• Facts about both meteors and asteroids are written in the area where the circles overlap.
    Students might use the following online resources to help them develop their Venn diagrams:
  • HubbleSite: What Is the Difference?
  • Ask Yahoo: What Is the Difference?
  • Education Corner: What Is the Difference?
  • Aerospace Guide: What Is the Difference?
  • Curious About Astronomy?: What Is the Difference?
    Students might work on their own or in pairs to compete this activity. If you teach older students, you might have some students answer the question above and assign others to answer the question What is the difference between a meteor and a comet? Or you might provide Education Worlds editable three-circle Venn Diagram template and pose the three-pronged question What is the difference between meteors, asteroids, and comets? The same resources above can be used for that activity.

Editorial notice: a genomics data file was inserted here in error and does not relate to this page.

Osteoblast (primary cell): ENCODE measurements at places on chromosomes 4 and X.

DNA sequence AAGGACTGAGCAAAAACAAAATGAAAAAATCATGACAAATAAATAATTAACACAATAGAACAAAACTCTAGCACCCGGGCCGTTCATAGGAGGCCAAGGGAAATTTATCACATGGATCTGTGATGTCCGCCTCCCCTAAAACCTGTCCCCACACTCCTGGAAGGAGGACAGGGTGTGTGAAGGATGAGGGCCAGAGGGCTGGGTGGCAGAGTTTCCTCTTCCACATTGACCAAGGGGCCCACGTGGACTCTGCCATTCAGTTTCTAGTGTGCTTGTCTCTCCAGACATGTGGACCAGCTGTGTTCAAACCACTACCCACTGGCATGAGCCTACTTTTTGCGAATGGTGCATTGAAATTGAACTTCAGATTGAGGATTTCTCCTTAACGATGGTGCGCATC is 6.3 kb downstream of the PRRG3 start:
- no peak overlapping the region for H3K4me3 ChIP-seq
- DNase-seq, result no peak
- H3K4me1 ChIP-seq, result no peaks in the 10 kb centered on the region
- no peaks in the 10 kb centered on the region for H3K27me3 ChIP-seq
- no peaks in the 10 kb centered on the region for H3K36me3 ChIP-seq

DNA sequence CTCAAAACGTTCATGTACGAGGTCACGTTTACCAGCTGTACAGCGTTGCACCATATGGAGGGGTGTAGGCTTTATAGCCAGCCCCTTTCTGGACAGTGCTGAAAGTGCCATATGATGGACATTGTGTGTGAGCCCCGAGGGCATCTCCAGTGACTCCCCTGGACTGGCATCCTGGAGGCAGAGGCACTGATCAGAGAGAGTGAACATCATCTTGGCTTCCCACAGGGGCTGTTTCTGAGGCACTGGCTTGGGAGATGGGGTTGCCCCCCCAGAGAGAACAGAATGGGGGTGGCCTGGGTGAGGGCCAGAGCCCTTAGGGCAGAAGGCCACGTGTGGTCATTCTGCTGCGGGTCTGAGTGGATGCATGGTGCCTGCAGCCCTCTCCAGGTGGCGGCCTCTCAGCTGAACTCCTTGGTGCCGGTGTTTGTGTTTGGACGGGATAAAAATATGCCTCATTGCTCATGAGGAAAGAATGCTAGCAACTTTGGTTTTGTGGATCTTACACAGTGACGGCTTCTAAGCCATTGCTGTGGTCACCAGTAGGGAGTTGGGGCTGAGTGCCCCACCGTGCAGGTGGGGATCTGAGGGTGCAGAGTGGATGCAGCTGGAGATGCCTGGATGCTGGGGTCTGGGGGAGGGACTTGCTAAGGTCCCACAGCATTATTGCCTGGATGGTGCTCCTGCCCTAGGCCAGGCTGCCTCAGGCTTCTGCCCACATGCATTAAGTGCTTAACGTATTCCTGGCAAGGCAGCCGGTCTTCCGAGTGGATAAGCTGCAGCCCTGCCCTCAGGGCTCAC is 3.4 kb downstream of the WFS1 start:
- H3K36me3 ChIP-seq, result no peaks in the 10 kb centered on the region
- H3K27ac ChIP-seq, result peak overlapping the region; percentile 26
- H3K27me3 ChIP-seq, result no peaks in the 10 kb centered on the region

Assessment

    Use the Comprehension Check (above) as an assessment. Or have students work on their own (in their journals) or in their small groups to respond to the Think About the News questions on the news story page or in the Comprehension Check section.

    Lesson Plan Source

    Education World

    National Standards

    National Standards

    LANGUAGE ARTS: English
    GRADES K - 12
    NL-ENG.K-12.2 Reading for Understanding
    NL-ENG.K-12.3 Evaluation Strategies
    NL-ENG.K-12.8 Developing Research Skills
    NL-ENG.K-12.12 Applying Language Skills

    SCIENCE
    GRADES K - 4
    NS.K-4.4 Earth and Space Science
    GRADES 5 - 8
    NS.5-8.4 Earth and Space Science
    GRADES 9 - 12
    NS.9-12.4 Earth and Space Science

    See recent news stories in Education World's News Story of the Week Archive.

    Article by Gary Hopkins
    Education World®
    Copyright © 2006 Education World

    10/19/2006